What is a Tundish?
In the continuous casting process, an intermediate vessel called the tundish is installed between the molten steel ladle and the mold. Traditionally, the tundish has the following roles: distributor of molten steel to molds, buffer to ensure uninterrupted molten steel feed during a ladle change, and vessel to facilitate the flotation and removal of inclusions.
A residence time distribution (RTD) analysis is one of the ways to quantify the mixing characteristics in a reactor. The characteristics of flow and reaction can be quantified and evaluated by obtaining an F-curve (Fractional Curve, F), C-curve (Concentration Curve, C), and by analyzing the patterns of those curves. Also, the RTD analysis can help to design an efficient flow reactor.
Residence Time Distribution (RTD)
The RTD is a probability distribution function that describes the amount of time that a fluid element could spend inside the reactor. Chemical engineers normally use the RTD in order to characterize the mixing and flow phenomena in a reactor or to compare the behaviors in a real reactor to their ideal model. This is useful not only for troubleshooting in a real reactor but also for estimating the yield of a reaction or for a new reactor design.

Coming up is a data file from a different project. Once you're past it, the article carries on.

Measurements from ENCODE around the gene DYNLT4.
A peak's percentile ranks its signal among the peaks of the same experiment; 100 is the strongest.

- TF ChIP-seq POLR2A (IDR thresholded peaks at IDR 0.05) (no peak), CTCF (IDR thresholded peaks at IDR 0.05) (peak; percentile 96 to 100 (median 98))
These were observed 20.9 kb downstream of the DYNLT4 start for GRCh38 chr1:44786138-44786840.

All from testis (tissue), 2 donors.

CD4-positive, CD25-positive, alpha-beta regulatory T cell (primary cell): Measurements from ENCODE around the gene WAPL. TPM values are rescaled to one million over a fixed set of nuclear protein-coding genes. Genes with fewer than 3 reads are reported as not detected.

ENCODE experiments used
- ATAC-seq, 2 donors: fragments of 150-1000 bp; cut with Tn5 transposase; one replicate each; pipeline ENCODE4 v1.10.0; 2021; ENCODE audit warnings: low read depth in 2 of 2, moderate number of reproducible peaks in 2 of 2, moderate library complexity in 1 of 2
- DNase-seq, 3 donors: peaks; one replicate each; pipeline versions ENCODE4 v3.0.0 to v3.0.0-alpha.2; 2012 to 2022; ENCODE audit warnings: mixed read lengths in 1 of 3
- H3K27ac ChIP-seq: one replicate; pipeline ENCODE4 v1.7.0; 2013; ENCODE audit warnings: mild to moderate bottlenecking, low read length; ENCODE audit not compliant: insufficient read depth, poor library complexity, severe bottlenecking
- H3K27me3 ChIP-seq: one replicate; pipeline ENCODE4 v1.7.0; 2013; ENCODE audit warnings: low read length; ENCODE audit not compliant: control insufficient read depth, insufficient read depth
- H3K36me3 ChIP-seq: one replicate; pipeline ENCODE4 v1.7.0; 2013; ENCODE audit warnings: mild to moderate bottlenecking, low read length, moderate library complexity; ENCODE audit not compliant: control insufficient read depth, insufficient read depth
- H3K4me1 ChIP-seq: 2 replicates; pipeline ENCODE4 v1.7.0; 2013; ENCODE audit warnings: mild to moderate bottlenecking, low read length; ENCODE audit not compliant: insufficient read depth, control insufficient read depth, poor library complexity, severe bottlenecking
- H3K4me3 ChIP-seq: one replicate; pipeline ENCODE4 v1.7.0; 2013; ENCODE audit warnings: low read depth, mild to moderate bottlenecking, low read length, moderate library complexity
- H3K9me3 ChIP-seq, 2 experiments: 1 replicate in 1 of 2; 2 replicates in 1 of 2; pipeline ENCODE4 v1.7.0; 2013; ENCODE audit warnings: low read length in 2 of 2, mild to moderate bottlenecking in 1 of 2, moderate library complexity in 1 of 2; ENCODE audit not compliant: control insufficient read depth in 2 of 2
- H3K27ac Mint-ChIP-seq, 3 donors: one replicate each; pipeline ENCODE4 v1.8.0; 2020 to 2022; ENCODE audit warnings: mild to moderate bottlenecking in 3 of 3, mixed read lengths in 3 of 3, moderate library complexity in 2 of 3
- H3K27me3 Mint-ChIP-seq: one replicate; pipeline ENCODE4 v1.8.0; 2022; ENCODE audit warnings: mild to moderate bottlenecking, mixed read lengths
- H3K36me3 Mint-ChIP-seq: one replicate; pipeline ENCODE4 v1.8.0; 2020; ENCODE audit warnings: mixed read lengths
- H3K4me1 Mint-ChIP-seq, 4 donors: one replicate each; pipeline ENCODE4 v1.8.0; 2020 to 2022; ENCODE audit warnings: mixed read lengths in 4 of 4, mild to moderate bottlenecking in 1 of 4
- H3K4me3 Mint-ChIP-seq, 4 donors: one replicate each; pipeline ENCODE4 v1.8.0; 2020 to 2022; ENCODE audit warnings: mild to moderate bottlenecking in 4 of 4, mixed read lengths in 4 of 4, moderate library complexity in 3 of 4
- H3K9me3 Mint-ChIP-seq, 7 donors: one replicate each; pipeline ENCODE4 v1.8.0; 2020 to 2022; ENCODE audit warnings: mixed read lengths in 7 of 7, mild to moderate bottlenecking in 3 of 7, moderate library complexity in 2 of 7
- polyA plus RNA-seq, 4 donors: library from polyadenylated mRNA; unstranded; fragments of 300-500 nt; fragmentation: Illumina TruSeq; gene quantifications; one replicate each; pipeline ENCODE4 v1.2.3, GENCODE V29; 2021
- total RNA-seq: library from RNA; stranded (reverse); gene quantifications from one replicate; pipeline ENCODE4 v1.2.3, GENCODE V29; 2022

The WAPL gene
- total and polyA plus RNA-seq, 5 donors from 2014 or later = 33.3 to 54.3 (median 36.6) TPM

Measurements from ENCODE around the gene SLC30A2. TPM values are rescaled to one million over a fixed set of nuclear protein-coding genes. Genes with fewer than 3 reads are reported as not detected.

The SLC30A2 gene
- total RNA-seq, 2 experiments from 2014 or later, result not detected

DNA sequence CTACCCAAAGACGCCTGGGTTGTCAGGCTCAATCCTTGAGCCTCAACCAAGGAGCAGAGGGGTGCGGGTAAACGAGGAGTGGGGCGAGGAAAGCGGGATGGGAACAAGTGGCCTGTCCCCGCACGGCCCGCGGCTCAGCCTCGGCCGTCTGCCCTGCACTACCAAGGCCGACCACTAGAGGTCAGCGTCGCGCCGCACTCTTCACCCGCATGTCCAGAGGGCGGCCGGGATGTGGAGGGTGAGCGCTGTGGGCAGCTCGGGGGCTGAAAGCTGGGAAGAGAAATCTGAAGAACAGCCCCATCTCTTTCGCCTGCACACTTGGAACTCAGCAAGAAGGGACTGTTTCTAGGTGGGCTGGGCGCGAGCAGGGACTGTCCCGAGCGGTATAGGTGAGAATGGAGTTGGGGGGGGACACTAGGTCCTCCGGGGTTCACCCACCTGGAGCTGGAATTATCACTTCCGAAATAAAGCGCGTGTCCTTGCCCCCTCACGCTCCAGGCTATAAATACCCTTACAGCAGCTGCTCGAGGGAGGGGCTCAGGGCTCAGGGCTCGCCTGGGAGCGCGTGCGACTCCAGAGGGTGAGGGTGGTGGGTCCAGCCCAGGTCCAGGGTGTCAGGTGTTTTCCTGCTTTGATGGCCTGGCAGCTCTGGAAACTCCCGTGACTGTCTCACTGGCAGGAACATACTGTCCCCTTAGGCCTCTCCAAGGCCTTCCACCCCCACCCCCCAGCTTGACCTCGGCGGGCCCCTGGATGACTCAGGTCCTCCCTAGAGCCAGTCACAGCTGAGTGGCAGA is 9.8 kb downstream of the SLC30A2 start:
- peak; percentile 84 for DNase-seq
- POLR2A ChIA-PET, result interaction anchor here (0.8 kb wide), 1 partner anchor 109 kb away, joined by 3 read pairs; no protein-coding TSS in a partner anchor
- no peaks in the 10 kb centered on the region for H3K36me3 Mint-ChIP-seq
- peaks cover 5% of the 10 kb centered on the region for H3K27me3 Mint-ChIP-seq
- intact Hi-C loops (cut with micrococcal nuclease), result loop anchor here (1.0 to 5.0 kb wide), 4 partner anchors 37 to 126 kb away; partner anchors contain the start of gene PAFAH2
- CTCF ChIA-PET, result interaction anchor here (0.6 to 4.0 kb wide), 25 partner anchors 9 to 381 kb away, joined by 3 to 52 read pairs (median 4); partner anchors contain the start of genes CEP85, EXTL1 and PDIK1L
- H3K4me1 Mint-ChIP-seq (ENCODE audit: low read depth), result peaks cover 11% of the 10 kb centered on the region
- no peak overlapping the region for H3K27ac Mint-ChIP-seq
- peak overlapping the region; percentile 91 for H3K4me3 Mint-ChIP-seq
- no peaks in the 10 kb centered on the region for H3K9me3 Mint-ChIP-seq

The theory of residence time distributions generally begins with three assumptions:
- The reactor is at the steady state.
- The transfer at the inlet and the outlet take place only by advection.
- The flow is incompressible.
An application of RTD analysis is in the steelmaking process. Let’s take an example of using RTD analysis for designing a tundish for metal casting.
The method of measuring the residence time in the tundish can be obtained by injecting a tracer into the inlet at a certain time (t = 0) and measuring the concentration of the tracer at the outlet over time.
The calculated minimum residence time, the average residence time, and the size of the stagnation zone can help design a highly efficient tundish. In this case, it can be considered that the long residence time can reduce the inclusions remaining in a melt, but the large stagnation zone can cause temperature drop of the melt.
The simulation results show that a CFD analysis can help analyze and make changes to the tundish design and enable more efficient flow reactors. If you’d like to give it a try for other metal casting simulations, SimScale is offering the possibility to use Computational Fluid Dynamics completely in the web browser. Start a 14-day free trial here.
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